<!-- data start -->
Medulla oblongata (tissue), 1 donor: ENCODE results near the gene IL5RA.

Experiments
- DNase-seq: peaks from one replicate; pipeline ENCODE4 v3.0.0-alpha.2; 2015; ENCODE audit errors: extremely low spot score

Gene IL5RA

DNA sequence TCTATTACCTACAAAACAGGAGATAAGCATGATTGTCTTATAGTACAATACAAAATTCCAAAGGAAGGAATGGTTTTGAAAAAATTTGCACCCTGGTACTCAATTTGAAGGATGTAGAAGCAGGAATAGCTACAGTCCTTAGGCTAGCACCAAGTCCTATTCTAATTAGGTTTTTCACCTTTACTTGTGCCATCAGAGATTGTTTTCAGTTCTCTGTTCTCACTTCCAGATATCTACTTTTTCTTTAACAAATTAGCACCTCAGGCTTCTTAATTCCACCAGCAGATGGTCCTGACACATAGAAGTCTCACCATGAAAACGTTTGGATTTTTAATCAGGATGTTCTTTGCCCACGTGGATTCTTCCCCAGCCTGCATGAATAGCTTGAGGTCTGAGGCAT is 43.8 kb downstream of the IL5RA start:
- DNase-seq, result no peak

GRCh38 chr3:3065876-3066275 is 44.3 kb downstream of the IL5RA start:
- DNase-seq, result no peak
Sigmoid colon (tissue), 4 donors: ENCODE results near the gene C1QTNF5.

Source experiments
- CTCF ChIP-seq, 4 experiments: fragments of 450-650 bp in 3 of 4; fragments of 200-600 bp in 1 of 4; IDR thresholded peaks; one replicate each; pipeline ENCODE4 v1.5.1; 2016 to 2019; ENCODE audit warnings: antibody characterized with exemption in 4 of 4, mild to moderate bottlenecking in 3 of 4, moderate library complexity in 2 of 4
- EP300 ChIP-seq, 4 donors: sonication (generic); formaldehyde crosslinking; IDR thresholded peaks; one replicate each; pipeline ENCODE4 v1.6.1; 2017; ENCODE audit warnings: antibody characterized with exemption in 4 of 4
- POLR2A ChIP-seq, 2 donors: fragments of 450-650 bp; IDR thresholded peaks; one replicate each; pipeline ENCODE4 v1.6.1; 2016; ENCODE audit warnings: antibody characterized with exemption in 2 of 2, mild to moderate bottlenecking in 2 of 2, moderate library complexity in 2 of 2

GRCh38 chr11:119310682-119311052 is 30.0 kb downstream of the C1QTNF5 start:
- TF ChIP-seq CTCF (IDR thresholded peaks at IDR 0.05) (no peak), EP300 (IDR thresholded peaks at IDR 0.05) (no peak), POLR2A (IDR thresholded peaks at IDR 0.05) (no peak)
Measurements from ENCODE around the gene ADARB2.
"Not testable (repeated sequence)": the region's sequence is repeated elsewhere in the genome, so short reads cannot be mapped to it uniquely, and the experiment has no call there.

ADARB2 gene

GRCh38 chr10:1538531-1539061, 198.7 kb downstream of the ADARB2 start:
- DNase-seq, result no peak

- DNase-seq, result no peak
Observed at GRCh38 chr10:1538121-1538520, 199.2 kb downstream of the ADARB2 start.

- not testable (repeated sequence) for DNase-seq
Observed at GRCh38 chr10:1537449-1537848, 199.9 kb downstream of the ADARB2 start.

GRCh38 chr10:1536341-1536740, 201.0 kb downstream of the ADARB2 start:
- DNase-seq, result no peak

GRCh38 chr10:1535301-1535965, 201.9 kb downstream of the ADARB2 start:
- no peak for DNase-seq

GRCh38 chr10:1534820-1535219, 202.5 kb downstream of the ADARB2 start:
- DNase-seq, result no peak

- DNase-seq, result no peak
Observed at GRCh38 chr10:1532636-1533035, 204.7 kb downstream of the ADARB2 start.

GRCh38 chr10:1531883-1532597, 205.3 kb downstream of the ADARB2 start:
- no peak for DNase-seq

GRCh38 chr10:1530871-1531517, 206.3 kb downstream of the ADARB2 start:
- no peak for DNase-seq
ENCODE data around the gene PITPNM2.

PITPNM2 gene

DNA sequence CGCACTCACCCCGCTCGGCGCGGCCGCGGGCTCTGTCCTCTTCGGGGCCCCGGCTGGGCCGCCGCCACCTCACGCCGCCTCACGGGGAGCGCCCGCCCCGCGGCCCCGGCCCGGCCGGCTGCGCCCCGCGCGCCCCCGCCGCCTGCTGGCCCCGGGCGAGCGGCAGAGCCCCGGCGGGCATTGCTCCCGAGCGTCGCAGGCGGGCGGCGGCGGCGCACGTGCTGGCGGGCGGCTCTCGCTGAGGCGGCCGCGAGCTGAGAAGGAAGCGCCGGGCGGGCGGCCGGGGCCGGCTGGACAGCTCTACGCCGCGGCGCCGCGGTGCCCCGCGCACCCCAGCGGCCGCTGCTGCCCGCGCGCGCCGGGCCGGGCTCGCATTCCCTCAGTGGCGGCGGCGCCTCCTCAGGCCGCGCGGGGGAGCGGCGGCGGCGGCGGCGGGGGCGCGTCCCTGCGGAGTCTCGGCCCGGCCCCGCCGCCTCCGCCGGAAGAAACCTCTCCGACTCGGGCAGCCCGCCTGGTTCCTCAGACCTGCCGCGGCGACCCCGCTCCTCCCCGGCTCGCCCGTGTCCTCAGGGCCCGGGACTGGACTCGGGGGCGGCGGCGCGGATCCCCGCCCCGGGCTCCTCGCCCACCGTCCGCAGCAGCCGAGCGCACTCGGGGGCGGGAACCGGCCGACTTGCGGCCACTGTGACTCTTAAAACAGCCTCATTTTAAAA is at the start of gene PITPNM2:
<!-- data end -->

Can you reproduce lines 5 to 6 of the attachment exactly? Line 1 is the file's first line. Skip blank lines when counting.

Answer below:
DNA sequence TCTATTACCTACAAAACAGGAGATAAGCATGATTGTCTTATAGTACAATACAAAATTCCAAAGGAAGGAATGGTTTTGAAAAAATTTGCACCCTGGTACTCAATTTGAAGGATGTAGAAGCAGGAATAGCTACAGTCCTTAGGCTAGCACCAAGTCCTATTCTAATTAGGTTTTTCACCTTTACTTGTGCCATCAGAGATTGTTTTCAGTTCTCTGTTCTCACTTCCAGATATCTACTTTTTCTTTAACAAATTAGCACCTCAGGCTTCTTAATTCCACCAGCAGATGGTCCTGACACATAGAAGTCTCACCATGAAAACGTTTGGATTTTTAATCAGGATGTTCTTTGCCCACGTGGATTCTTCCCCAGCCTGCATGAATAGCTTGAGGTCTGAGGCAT is 43.8 kb downstream of the IL5RA start:
- DNase-seq, result no peak